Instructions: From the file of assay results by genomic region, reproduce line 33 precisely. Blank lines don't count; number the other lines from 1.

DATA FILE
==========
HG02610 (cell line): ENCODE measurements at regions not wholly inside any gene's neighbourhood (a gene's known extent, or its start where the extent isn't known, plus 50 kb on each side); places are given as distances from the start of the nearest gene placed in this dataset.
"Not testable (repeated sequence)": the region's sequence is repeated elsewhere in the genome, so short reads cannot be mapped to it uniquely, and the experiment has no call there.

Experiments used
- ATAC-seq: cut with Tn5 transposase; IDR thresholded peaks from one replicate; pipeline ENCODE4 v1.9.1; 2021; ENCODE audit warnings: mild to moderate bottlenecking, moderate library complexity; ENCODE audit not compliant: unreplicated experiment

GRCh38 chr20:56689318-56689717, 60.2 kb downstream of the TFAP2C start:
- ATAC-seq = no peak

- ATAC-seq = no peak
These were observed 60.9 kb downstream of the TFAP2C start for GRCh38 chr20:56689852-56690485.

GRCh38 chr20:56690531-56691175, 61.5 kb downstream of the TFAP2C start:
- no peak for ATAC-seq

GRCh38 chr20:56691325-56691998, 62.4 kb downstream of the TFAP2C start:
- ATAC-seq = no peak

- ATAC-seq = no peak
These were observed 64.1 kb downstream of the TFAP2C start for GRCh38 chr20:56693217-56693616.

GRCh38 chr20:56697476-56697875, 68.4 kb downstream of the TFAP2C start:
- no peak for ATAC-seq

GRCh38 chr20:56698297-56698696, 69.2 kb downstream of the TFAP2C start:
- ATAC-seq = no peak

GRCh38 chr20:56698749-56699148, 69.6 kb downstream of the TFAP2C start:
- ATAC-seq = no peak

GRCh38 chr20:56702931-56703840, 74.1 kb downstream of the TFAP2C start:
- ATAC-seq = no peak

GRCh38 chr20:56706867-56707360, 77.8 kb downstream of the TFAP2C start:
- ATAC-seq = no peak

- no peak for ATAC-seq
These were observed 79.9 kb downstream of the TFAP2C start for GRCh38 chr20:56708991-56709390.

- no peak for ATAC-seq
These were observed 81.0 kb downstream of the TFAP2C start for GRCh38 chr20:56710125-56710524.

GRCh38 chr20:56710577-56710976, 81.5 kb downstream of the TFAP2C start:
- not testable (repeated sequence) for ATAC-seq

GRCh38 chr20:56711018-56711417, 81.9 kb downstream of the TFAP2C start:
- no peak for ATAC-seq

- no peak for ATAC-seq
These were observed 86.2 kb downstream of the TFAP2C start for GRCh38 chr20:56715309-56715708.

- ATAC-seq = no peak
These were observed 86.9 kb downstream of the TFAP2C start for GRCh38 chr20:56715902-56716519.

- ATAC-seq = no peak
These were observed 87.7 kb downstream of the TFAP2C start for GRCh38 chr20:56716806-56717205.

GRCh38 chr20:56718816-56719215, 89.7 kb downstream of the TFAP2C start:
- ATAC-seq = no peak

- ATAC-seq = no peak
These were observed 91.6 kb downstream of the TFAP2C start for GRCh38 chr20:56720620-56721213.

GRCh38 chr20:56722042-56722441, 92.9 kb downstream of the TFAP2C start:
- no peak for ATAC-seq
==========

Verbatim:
- no peak for ATAC-seq